Greetings. For those of you in the US, I hope you had a chance to enjoy time with family and friends. Maybe see some fireworks. When I was little, my dad used to make the annual run to the nearest Red Devil stand so that later his boys could enjoy shooting off Roman candles and twirling sparklers. These days, fireworks are illegal in many towns in California because of the fire danger. Yep, droughts are a bitch.
Well, I did it—I entered not one but three screenplay competitions. Last August, I mentioned I was taking a break from writing novels to return to screenwriting. As I’ve mentioned before somewhere, screenwriting is the hardest writing you’ll ever do. It’s rigid and unforgiving. In fiction, the standard advice is to kill your darlings. When writing a screenplay, you pretty much need to take out the whole family.
I went through lots of drafts and finally ended up with 100 pages of what I hope is pure thriller fun. We’ll see. I should have some news toward the end of the year, so stay tuned. Oh, and wish me luck.
I just finished reading a sci-fi thriller that’s pretty wild. Imagine you start suffering from occasional blackouts, only you haven’t been drinking. Then, you discover other women are experiencing similar symptoms. That’s the premise behind Blackout by Erin Flanagan. You can read my review here. Also, check out my other book reviews.
In this unforgettable psychological thriller, the dark is a terrifying mystery for a woman on the edge.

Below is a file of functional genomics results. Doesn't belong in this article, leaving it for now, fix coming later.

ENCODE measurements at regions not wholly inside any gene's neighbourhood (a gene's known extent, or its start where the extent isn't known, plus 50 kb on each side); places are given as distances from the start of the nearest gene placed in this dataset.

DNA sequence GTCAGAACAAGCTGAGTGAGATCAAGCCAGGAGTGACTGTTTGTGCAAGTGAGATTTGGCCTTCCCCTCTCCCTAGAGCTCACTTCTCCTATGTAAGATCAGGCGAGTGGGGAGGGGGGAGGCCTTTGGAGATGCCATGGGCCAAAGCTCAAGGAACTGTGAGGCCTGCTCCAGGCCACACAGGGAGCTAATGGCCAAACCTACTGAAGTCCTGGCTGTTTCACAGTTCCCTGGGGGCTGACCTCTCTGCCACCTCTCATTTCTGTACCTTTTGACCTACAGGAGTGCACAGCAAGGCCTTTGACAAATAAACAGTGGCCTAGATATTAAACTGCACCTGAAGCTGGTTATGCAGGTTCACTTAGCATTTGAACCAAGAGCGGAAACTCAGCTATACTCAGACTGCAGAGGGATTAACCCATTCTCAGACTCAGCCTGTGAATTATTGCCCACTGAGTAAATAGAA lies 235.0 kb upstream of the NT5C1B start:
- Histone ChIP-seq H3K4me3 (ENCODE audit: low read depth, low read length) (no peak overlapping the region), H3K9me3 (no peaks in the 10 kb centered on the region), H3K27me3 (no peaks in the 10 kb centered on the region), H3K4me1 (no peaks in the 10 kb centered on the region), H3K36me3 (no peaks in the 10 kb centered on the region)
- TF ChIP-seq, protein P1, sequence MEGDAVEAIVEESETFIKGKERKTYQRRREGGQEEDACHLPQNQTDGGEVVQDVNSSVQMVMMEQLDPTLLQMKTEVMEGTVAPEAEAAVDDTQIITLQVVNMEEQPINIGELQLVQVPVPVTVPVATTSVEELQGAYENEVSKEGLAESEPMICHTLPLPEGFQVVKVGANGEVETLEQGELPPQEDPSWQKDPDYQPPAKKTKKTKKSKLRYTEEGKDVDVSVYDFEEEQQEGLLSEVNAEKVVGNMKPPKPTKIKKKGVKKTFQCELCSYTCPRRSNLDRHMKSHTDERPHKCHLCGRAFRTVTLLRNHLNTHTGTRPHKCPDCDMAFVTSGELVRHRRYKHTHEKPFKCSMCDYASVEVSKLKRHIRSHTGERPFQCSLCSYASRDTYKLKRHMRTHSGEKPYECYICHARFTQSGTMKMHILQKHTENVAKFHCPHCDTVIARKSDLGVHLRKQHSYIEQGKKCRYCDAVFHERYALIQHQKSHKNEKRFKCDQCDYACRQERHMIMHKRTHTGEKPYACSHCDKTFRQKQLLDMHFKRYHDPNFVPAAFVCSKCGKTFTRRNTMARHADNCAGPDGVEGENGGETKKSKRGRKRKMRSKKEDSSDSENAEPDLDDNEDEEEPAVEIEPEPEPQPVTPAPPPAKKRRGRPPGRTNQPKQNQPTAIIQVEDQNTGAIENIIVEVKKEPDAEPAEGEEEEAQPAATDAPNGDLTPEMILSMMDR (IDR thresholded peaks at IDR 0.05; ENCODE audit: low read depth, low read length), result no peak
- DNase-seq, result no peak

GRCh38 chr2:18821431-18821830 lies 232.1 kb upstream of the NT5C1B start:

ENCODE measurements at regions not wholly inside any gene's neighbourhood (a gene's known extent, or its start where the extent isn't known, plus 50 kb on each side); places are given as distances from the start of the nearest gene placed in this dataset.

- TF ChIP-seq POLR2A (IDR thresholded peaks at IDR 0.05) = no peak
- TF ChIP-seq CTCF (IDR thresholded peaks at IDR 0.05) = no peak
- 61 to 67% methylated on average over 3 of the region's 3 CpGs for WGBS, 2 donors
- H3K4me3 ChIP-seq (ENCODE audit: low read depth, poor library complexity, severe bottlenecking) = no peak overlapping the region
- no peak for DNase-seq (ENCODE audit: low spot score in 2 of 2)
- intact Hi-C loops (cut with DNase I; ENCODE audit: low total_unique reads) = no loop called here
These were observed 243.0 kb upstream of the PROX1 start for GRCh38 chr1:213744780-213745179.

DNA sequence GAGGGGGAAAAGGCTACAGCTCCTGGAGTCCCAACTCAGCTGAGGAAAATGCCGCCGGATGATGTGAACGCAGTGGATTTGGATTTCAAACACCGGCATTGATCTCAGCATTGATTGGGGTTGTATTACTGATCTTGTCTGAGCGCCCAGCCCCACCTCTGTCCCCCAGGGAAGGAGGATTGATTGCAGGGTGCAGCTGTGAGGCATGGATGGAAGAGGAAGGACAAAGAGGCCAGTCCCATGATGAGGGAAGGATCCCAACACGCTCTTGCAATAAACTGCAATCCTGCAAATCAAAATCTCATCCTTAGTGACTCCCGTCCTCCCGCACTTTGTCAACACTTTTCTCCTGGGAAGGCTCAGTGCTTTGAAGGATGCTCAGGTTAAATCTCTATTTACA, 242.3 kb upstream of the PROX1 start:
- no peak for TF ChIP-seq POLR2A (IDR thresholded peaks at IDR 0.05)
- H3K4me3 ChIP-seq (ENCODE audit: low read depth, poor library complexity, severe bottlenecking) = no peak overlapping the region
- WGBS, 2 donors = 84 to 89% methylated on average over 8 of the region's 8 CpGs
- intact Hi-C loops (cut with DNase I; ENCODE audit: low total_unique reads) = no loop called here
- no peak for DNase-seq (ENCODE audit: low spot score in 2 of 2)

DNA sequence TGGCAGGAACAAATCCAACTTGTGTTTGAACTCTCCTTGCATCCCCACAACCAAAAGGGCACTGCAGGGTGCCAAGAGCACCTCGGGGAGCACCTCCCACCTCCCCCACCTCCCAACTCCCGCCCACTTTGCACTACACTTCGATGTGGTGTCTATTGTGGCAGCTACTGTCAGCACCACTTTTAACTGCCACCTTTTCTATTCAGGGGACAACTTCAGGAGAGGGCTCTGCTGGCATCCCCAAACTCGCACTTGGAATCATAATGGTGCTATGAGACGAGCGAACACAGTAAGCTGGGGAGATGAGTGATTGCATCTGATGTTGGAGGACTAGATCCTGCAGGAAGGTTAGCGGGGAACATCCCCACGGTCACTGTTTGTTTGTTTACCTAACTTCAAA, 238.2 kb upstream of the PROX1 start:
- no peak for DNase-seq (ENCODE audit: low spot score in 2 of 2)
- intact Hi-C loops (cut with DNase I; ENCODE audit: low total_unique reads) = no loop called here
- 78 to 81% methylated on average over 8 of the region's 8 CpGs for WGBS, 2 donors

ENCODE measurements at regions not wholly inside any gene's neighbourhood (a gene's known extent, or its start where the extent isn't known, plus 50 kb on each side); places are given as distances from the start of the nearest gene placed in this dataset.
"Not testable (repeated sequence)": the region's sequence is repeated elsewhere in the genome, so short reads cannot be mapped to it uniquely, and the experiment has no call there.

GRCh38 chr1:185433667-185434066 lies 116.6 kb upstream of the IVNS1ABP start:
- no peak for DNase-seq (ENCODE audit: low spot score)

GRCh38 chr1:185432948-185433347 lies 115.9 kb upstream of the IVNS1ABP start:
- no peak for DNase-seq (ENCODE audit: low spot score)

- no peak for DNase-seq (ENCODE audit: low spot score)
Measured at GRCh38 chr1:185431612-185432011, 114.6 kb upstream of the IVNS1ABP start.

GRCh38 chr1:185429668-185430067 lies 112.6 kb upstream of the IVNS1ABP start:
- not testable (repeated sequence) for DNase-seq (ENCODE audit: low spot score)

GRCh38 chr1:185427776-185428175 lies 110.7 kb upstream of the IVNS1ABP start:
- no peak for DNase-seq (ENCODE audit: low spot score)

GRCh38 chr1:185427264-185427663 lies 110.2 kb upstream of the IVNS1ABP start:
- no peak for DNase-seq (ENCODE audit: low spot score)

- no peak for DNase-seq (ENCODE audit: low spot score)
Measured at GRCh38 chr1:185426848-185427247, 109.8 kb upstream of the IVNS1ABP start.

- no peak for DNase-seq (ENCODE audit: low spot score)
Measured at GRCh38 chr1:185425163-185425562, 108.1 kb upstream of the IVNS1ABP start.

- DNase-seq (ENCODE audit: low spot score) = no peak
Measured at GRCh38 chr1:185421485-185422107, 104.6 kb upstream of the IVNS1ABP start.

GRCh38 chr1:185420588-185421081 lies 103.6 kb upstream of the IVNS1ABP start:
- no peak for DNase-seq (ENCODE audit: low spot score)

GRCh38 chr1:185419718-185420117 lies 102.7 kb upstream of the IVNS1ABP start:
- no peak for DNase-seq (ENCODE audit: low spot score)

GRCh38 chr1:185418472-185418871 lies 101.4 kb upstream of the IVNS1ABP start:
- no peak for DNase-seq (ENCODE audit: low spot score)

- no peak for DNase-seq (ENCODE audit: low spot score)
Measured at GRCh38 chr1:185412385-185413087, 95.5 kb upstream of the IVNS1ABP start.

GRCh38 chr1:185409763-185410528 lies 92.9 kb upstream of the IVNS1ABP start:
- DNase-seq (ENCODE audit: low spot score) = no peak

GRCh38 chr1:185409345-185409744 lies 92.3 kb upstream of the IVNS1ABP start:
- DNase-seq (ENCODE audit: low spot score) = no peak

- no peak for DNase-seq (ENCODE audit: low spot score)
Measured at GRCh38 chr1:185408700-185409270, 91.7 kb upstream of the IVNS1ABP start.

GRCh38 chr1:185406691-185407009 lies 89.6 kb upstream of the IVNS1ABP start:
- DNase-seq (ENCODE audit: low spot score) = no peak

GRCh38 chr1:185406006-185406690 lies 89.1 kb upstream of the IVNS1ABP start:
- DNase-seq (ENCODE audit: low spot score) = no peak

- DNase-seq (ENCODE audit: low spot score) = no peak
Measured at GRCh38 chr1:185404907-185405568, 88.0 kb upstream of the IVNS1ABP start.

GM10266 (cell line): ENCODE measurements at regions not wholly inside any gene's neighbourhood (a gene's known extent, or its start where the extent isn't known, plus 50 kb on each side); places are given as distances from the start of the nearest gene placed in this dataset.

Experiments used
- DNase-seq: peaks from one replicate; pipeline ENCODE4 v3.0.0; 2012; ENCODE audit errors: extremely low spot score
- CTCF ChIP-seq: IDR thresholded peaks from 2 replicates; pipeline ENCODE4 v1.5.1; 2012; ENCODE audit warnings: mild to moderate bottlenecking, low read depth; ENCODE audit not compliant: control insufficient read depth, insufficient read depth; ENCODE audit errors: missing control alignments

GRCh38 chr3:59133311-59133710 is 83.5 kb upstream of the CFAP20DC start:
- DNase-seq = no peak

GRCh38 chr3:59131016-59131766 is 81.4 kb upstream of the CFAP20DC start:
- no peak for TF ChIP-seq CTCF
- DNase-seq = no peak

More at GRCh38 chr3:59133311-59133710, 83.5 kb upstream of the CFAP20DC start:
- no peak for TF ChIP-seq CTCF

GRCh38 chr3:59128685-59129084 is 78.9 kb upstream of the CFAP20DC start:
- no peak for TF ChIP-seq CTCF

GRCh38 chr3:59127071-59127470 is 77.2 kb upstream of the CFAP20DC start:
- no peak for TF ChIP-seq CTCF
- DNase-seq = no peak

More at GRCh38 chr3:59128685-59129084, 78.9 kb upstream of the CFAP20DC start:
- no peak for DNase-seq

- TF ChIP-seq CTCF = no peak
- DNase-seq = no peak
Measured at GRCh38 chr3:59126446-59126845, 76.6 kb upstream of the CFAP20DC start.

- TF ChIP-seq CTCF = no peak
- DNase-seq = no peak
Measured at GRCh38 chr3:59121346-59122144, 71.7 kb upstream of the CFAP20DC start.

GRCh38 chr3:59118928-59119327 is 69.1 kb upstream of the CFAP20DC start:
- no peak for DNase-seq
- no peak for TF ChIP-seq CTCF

Seven hard-won months into her sobriety, sociology professor Maris Heilman has her first blackout. She chalks it up to exhaustion, though she fears that her husband and daughter will suspect she’s drinking again. Whatever their cause, the glitches start becoming more frequent. Sometimes minutes, sometimes longer, but always leaving Maris with the same disorienting question: Where have I been?
Then another blackout lands Maris in the ER, where she makes an alarming discovery. A network of women is battling the same inexplicable malady. Is it a bizarre coincidence or something more sinister? What do all the women have in common besides missing time? Or is it who they have in common?
In a desperate search for answers, Maris has no idea what’s coming next—just the escalating paranoia that her memories may be beyond her control, and that everything she knows could disappear in the blink of an eye.
Where to Buy
Barnes & Noble
Books to Enjoy
Dawn is a student at the mysterious Simya Academy. Something about her starts changing, and she realizes that not all is as it seems. Simya Academy by Tanya Lisle.
As a young child, Kora failed to rid herself of the physical and haunting presence of the bad man, Mr. Red Eyes. Then, he revealed himself to be Evil personified. Stained Torment by Colin Morom.
If you’re a Netflix subscriber and looking for some big laughs—who isn’t?—you should check out the new Kevin Hart-Woody Harrelson flick, ‘The Man from Toronto.’ It’s the classic mistaken identity trope taken to the max. I can hear my wife now after I screw up again. “You Teddy’d it.” Watch the movie, and you’ll know what I’m talking about.
Logline. The world’s deadliest assassin and New York’s biggest screw-up are mistaken for each other at an Airbnb rental.
Okay, that’s a wrap. See you next month when I try to figure out how to celebrate National Lighthouse Day while living on the West Coast. Peace and love.